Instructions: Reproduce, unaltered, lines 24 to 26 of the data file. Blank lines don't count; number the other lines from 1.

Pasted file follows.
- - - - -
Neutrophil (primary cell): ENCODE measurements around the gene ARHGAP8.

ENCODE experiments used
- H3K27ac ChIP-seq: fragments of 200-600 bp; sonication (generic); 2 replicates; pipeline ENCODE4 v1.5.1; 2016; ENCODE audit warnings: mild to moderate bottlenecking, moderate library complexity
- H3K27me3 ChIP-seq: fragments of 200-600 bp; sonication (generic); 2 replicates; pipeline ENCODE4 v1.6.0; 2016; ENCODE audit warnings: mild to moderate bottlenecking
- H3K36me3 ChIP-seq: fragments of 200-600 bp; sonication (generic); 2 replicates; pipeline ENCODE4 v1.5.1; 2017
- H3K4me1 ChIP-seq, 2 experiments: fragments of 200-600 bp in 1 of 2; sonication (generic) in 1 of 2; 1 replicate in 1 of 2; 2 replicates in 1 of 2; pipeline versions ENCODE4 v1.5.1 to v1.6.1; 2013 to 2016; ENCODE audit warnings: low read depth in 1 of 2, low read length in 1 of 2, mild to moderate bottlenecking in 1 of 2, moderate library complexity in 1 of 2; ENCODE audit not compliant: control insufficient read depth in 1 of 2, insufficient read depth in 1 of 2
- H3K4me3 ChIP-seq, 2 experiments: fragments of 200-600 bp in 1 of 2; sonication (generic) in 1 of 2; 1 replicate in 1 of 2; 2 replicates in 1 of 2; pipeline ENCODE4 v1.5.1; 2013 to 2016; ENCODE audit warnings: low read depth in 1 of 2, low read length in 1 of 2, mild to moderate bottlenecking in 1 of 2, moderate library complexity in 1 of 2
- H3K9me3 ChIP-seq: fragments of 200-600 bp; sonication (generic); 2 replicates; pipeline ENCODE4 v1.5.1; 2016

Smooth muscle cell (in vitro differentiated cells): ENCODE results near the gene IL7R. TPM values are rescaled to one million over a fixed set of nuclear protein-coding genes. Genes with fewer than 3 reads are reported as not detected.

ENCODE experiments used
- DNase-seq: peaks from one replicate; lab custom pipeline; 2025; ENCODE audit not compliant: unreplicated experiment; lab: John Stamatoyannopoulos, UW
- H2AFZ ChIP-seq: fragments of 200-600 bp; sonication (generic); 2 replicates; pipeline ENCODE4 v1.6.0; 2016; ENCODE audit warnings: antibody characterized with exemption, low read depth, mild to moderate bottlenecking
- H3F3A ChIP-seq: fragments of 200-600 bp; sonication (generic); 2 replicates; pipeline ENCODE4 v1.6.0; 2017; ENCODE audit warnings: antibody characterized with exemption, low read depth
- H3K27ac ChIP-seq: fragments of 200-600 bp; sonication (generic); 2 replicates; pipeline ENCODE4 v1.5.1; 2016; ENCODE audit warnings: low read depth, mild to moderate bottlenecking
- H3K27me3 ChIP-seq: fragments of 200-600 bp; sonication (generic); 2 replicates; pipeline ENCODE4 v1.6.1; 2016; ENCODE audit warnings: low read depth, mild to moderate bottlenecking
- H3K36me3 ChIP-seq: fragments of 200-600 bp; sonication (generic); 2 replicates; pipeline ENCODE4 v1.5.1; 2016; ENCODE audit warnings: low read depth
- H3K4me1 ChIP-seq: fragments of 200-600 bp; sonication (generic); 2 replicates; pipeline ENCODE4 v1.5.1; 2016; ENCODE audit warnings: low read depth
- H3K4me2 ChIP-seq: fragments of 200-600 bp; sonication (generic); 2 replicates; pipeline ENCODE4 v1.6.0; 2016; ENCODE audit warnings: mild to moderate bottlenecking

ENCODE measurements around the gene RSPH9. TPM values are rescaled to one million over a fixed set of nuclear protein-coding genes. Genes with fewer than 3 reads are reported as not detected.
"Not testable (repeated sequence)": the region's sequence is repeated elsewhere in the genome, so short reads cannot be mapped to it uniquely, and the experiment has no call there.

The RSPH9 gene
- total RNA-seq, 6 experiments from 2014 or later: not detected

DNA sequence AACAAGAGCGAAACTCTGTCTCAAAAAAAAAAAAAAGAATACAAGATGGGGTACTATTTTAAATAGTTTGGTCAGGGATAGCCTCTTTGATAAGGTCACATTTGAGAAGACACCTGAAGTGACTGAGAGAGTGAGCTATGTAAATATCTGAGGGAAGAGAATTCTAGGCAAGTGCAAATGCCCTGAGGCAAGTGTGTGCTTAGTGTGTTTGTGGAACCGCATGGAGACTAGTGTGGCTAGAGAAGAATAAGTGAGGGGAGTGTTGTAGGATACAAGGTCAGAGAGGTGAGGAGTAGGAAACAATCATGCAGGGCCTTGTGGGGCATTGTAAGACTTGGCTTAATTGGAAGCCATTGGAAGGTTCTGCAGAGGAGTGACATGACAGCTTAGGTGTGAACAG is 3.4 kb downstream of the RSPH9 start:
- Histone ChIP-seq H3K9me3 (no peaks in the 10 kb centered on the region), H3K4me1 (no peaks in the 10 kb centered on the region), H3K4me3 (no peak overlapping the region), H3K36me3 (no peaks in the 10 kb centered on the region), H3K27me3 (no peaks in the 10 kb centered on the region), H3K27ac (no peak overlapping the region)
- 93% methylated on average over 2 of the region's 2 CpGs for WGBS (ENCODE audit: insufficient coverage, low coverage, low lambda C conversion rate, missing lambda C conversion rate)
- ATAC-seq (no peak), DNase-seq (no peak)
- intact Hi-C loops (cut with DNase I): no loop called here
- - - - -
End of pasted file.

- Histone ChIP-seq H3K9me3 (no peaks in the 10 kb centered on the region), H3K4me1 (no peaks in the 10 kb centered on the region), H3K4me3 (no peak overlapping the region), H3K36me3 (no peaks in the 10 kb centered on the region), H3K27me3 (no peaks in the 10 kb centered on the region), H3K27ac (no peak overlapping the region)
- 93% methylated on average over 2 of the region's 2 CpGs for WGBS (ENCODE audit: insufficient coverage, low coverage, low lambda C conversion rate, missing lambda C conversion rate)
- ATAC-seq (no peak), DNase-seq (no peak)